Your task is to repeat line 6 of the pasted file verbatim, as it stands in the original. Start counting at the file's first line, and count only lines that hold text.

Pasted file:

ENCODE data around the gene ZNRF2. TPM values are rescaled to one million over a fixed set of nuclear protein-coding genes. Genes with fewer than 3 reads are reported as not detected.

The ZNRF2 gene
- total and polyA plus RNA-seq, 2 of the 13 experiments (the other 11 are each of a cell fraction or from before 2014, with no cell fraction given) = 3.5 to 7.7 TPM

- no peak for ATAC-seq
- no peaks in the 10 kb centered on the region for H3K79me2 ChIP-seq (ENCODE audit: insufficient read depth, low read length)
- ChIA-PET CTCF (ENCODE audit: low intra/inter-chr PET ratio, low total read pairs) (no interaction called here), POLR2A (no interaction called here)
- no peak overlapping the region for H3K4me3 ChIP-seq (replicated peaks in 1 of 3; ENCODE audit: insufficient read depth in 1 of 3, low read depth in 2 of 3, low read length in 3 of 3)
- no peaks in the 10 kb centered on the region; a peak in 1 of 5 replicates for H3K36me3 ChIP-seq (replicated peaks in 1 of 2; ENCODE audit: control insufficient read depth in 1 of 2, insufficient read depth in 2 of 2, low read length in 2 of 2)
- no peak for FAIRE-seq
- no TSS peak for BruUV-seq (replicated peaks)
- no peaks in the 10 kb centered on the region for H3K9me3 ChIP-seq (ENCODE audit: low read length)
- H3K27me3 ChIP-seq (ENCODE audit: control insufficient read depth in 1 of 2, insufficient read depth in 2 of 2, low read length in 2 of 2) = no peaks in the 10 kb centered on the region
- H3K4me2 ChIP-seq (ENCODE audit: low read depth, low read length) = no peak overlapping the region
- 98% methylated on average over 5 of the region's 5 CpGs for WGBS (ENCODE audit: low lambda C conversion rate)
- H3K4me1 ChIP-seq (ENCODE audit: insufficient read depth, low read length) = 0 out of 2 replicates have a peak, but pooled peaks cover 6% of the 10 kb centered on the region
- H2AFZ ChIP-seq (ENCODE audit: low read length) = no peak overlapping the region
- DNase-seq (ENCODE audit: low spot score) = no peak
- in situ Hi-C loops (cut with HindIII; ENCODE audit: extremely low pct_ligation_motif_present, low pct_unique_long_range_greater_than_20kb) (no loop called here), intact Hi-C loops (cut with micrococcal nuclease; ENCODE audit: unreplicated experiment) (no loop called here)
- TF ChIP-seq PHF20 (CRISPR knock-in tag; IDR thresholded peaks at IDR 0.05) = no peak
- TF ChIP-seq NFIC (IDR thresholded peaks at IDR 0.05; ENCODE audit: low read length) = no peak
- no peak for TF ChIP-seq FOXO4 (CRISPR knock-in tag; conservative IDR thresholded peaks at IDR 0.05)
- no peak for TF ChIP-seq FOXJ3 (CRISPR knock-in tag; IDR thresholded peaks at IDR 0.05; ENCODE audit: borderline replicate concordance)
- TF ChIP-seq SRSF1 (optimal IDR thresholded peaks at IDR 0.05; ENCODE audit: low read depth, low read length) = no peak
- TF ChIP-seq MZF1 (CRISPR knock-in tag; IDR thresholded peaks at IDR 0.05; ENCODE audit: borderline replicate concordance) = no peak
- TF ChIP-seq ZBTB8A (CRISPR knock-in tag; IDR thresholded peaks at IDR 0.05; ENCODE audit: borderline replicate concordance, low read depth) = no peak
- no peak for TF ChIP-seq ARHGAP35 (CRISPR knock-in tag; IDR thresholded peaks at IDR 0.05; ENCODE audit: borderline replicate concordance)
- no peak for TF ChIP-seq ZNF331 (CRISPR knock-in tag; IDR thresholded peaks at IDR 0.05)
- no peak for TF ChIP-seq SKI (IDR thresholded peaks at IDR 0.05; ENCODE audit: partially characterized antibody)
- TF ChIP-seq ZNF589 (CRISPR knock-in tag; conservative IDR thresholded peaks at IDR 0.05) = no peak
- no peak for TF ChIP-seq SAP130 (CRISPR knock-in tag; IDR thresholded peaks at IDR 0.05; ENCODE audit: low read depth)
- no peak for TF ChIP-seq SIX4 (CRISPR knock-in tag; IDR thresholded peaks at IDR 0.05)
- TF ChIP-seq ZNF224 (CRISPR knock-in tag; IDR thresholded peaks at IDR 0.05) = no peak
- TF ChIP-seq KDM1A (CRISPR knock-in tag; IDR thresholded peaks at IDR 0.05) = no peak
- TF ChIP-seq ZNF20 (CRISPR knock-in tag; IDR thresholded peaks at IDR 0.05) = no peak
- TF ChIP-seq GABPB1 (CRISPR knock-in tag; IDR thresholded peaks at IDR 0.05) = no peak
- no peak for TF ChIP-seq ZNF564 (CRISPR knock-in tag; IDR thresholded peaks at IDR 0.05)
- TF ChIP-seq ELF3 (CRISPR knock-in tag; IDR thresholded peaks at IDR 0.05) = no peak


- ChIA-PET CTCF (ENCODE audit: low intra/inter-chr PET ratio, low total read pairs) (no interaction called here), POLR2A (no interaction called here)